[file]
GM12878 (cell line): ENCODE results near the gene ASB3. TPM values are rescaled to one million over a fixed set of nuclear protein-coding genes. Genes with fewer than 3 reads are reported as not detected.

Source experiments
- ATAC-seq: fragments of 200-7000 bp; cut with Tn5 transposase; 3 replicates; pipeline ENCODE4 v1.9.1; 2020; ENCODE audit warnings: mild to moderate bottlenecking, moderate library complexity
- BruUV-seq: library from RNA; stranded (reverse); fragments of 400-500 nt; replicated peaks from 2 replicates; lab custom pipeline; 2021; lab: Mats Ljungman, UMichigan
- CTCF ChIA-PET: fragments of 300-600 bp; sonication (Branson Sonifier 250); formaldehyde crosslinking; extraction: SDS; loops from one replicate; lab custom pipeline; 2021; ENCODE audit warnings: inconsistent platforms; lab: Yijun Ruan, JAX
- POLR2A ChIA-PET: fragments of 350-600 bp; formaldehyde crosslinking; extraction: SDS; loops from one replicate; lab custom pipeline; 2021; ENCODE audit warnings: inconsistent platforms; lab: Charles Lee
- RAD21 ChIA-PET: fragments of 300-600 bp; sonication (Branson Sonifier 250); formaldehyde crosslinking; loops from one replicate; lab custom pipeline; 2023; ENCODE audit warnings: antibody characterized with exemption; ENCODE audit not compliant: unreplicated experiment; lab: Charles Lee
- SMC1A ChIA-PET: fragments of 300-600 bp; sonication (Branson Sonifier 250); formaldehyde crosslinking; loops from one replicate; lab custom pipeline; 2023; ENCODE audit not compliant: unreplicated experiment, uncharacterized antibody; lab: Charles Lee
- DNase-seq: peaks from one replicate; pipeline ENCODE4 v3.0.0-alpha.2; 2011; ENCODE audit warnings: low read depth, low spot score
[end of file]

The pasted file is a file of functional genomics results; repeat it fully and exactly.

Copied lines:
GM12878 (cell line): ENCODE results near the gene ASB3. TPM values are rescaled to one million over a fixed set of nuclear protein-coding genes. Genes with fewer than 3 reads are reported as not detected.

Source experiments
- ATAC-seq: fragments of 200-7000 bp; cut with Tn5 transposase; 3 replicates; pipeline ENCODE4 v1.9.1; 2020; ENCODE audit warnings: mild to moderate bottlenecking, moderate library complexity
- BruUV-seq: library from RNA; stranded (reverse); fragments of 400-500 nt; replicated peaks from 2 replicates; lab custom pipeline; 2021; lab: Mats Ljungman, UMichigan
- CTCF ChIA-PET: fragments of 300-600 bp; sonication (Branson Sonifier 250); formaldehyde crosslinking; extraction: SDS; loops from one replicate; lab custom pipeline; 2021; ENCODE audit warnings: inconsistent platforms; lab: Yijun Ruan, JAX
- POLR2A ChIA-PET: fragments of 350-600 bp; formaldehyde crosslinking; extraction: SDS; loops from one replicate; lab custom pipeline; 2021; ENCODE audit warnings: inconsistent platforms; lab: Charles Lee
- RAD21 ChIA-PET: fragments of 300-600 bp; sonication (Branson Sonifier 250); formaldehyde crosslinking; loops from one replicate; lab custom pipeline; 2023; ENCODE audit warnings: antibody characterized with exemption; ENCODE audit not compliant: unreplicated experiment; lab: Charles Lee
- SMC1A ChIA-PET: fragments of 300-600 bp; sonication (Branson Sonifier 250); formaldehyde crosslinking; loops from one replicate; lab custom pipeline; 2023; ENCODE audit not compliant: unreplicated experiment, uncharacterized antibody; lab: Charles Lee
- DNase-seq: peaks from one replicate; pipeline ENCODE4 v3.0.0-alpha.2; 2011; ENCODE audit warnings: low read depth, low spot score